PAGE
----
Australian retail sales rose 1.3% in
June on the back of a 1% rise in May according to ABS statistics
released yesterday. The jump in sales supports Henry’s view that inflationary
pressures are mounting.

Productivity growth has slowed, and
on some measures is negative. Wages are beginning to stir, with the unions
beginning to pick off their political brethren at the state levels. The shake-up
to the industrial relations landscape is likely to have a surprising outcome as
employers scramble to retain workers the only way they know will work – wage
rises. The TD Securities Melbourne Institute monthly index of inflation has shot
up to 3.0% in July. Oil prices remain at high levels and each surge reaches a
new higher level.

Indeed, with wages growth rising and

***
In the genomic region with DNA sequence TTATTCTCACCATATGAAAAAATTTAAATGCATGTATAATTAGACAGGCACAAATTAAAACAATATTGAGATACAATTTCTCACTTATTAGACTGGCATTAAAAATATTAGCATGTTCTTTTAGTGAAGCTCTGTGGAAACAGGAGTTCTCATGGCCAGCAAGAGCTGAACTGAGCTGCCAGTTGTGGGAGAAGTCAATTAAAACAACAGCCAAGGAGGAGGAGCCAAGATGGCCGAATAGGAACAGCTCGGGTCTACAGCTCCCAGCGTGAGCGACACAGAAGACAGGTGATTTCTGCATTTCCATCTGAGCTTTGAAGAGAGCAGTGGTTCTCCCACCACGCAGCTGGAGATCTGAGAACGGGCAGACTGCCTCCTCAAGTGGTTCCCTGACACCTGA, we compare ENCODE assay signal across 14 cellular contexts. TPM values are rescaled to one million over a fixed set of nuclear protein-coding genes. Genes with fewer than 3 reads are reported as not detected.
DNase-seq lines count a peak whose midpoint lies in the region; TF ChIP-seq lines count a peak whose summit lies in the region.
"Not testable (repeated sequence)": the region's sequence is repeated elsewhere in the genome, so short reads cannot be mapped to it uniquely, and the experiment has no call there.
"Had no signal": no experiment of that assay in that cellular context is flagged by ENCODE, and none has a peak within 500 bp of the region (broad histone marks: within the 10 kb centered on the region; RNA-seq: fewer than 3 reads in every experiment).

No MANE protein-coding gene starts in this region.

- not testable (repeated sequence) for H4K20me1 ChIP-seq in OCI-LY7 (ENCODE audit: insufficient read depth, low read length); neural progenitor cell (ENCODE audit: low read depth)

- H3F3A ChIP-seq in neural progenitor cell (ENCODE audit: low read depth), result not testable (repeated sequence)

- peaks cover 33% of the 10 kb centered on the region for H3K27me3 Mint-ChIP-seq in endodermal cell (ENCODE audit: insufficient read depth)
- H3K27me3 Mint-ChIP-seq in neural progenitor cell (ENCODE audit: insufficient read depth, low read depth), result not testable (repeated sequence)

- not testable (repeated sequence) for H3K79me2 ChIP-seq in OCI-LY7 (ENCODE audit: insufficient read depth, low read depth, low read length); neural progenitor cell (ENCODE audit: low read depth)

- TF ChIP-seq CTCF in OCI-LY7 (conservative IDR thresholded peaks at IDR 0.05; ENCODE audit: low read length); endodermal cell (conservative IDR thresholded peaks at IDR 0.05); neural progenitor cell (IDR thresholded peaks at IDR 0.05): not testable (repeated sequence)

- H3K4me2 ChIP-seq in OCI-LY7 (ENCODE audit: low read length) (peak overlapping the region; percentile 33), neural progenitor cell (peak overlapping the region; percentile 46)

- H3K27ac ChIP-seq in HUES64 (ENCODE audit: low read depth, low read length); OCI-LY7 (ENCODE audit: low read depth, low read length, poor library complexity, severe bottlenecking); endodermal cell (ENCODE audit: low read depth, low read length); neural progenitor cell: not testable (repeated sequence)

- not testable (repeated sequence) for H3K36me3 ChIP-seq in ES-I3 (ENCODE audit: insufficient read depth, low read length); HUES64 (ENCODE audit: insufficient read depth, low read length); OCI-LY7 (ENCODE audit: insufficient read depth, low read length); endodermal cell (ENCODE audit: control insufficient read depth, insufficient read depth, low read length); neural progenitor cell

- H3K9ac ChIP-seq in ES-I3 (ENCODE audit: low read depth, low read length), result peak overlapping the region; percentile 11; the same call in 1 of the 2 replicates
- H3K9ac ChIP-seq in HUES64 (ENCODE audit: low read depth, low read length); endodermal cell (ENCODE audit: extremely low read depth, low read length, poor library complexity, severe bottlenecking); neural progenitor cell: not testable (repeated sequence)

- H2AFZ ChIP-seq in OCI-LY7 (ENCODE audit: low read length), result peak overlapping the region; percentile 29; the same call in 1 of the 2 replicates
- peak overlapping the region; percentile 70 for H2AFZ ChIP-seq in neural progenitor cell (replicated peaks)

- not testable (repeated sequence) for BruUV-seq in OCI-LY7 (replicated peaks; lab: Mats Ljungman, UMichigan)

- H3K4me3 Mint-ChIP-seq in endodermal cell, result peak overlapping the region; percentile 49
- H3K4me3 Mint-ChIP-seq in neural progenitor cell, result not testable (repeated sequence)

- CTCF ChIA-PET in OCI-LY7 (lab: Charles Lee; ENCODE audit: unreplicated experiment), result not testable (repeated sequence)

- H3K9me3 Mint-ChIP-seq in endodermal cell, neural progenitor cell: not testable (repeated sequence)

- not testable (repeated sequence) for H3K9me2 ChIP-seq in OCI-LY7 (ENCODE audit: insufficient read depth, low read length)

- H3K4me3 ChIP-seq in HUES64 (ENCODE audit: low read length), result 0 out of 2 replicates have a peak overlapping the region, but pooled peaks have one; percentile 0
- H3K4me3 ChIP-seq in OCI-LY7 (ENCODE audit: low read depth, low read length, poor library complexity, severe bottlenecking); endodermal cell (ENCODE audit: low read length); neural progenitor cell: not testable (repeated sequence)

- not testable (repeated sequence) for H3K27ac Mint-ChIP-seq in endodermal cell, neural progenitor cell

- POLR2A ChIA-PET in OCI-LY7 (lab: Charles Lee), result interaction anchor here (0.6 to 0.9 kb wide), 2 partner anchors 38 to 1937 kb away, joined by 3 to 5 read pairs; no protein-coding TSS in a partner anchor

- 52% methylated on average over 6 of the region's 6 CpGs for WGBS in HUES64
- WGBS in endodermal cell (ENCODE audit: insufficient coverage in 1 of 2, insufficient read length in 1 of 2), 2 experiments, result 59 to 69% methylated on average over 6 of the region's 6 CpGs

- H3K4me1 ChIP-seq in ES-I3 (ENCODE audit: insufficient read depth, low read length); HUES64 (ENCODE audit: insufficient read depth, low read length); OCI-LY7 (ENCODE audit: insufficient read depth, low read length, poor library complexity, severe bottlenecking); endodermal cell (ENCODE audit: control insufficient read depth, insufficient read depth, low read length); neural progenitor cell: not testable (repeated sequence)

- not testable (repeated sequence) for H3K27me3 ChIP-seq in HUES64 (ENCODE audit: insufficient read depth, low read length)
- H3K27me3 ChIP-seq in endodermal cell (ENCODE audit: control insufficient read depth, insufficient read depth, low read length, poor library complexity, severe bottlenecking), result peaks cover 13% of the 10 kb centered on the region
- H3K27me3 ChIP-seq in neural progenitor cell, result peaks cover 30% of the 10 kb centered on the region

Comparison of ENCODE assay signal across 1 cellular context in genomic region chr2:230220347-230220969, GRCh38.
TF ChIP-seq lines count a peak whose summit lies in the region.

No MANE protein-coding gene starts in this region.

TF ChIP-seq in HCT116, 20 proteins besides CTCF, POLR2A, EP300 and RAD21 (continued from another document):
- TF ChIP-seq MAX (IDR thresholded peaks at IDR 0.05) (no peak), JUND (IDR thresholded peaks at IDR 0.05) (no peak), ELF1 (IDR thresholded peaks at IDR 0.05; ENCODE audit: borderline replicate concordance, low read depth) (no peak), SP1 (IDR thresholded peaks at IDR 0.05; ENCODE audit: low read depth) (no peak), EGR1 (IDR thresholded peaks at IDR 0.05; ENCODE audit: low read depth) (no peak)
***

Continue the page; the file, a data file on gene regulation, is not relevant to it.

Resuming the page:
zero or negative productivity growth, inflation into 2006 is set to rise well
clear of the ceiling of the 2 – 3% target range. No doubt, when it happens, the
RBA will reiterate that the target is only an “average over the course of the
economic cycle.” We doubt the bond market – with its global origins – will be so
complacent.

Nevertheless the RBA, as expected,
has not raised interest rates, instead leaving the cash rate target unchanged at
5.50%.

Whether or not Australia can
retain its “miracle economy” status as inflation builds and with a monster
current account deficit is the big question and only time will tell. Resource
booms like the one we are now enjoying almost always end in tears. We would
have preferred that our central bank had played a far more cautious game, but
instead must enjoy the boom while we can.

Read more on the Henry Thornton website here.

Peter Fray

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